What is a Statute of Limitations? The Collins Law Firm/ Naperville, Illinois Personal Injury Lawyers

What is a Statute of Limitations? The Collins Law Firm/ Naperville, Illinois Personal Injury Lawyers

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What is a statute of limitations? We’ve
all heard that term, what does it mean? Well it’s simple to say, but it can be
very, very complicated to actually apply to a certain legal situation. Simply, a
statute of limitations is the period of time, usually expressed in terms of a
number of years, that you have to file a legal claim. Now what’s very important to
understand about that number of years is if you go past it, if you don’t file your
claim within that prescribed period of time, you have lost the right to file it
forever. So in other words, the consequences are very, very significant.
Now so if you’ve been in a car accident for example or you found that your
property, your home is contaminated, or maybe you feel you’ve been injured as a
result of a surgery, you believe possibly medical malpractice has occurred, or
you’re involved in a contract and you feel the other party to that contract
may have violated it. Once you feel that you have been injured or you have a
significant question about whether you have been injured because of someone
else’s misconduct, including negligence, your statute of limitations has started
to run. Now let me say that again because it’s very, very important once you even
suspect that you may have been injured because of the negligence or other
misconduct of another person or a company, your clock is ticking, your
statute of limitations is running. And the purpose of a
statute of limitations is not to say that if you feel you’ve been injured by
somebody else you have to run out right away and file a lawsuit, no, the whole
point of the statute of limitations is to give you a period of time to hire a
lawyer, and to do an investigation into whether or not you have a case that you
can file in a court of law and to win. Now that may sound simple enough, but
sometimes it can be difficult to know whether you have been injured. Here’s an
example we see a lot at our law firm, someone is told for example by the
Environmental Protection Agency that there is a contaminant in their
groundwater, a chemical, but maybe government also says the concentrations
of that chemical aren’t high enough to injure your health so if we stop the
story right there, have you been injured? Government is telling you that the
chemical can’t hurt you, have you been injured? You may well have been injured.
You have a dangerous chemical in your water that may damage your property, even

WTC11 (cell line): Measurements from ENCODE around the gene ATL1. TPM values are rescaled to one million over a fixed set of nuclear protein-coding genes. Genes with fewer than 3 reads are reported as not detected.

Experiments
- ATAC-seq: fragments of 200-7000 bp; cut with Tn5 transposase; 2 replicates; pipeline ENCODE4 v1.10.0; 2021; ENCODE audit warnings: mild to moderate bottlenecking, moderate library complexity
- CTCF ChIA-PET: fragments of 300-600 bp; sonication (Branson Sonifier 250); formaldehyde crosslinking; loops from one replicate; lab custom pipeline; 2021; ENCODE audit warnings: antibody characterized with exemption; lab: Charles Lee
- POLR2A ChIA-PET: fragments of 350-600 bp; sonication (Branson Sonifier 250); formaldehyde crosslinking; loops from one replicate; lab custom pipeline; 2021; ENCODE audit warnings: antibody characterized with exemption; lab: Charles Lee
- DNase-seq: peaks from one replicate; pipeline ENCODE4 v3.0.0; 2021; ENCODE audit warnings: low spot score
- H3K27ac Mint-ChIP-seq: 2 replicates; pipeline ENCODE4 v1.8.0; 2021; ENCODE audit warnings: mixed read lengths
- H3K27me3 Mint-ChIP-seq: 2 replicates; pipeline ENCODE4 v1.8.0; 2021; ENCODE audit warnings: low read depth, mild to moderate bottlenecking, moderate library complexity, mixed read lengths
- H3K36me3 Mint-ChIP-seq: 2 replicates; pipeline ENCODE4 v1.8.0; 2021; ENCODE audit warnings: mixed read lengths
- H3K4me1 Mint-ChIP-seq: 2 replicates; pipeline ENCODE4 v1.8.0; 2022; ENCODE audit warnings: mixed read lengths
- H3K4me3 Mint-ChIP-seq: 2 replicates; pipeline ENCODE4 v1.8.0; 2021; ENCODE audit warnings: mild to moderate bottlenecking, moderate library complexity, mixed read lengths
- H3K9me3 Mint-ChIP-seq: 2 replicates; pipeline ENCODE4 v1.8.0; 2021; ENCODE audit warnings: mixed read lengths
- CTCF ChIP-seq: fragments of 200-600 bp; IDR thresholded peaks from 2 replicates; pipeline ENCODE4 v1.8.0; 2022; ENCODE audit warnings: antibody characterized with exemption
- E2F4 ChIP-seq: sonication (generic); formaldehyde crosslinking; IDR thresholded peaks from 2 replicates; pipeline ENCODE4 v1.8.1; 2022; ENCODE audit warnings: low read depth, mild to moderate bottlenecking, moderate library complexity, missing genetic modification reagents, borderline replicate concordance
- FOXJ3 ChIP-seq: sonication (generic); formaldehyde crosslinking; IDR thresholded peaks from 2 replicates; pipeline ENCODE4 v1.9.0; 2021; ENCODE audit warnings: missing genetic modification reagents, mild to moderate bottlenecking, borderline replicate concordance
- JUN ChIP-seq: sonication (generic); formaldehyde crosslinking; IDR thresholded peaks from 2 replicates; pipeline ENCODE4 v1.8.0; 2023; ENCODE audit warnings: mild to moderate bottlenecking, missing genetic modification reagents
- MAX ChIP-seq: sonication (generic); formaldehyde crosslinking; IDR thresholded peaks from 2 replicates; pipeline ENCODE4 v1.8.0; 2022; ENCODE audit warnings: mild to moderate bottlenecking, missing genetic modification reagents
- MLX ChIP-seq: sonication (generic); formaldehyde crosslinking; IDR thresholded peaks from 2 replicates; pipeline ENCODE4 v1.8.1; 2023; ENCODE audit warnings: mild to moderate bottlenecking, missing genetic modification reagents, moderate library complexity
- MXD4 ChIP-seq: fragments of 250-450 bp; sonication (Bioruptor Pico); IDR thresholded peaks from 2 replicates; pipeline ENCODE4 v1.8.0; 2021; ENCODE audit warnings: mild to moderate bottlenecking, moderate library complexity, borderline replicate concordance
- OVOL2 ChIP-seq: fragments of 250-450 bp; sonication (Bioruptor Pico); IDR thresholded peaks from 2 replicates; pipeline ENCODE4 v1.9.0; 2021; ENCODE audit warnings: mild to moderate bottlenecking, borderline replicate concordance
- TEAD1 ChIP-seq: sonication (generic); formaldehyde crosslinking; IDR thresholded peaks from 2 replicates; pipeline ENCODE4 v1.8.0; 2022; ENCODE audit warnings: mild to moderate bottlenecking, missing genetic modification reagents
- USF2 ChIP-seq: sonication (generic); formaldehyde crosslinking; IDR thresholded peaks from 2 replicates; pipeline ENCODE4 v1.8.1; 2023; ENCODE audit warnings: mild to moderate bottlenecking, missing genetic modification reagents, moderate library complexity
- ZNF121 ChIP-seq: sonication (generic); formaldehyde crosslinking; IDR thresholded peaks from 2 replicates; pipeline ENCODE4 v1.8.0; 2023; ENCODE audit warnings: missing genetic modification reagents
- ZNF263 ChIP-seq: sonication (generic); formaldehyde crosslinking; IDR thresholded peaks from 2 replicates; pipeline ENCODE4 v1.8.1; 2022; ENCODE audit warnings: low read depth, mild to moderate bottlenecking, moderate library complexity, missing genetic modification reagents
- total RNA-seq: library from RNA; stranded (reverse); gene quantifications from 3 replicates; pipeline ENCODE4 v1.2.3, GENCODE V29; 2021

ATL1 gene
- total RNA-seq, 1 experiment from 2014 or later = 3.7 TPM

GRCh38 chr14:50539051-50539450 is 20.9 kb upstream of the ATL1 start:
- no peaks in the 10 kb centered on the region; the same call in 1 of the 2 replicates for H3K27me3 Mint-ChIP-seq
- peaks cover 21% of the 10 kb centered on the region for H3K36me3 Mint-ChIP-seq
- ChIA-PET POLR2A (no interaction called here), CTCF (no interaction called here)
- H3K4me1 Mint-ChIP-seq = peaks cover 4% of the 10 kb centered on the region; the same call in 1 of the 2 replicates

if it doesn’t injure your health. At that moment, that’s close enough, there is a
suspicion of injury your clock is probably ticking. Let’s say you’ve been
through a surgery or another medical procedure and it didn’t come out quite
right the way that you expected or the way that you were told it might come out,
right? And so a couple of days or a couple weeks or a month after the
surgery, you’re not feeling right. Is your statute of limitations ticking? It might
well be. You should go see a lawyer. Remember, you’re going to see the lawyer
under those kinds of circumstances where you have doubt you have
concern but not certainty about whether you’ve been injured, you’re going to see
the lawyer, not to file a lawsuit right away, but to find out whether you have a
viable legal claim. An investigation may be required, for example in the case of
environmental contamination, your lawyer may have to hire a scientific expert to
find out if that level of contamination is enough that it can cause injury to
health. The example of the surgery that perhaps didn’t go as well as you had
hoped, your lawyer may need to hire a medical expert to decide, to help you
understand, whether medical negligence has occurred. So this is why there is a
statute of limitations, there’s that period of time for you and your lawyer to
conduct an investigation, but the important thing to recognize is once you
have that suspicion, you should assume your clock is ticking. Don’t delay, go see
a lawyer, and your lawyer can help you understand how much time you really have
to file a claim and most importantly whether you have a claim in the first
place.

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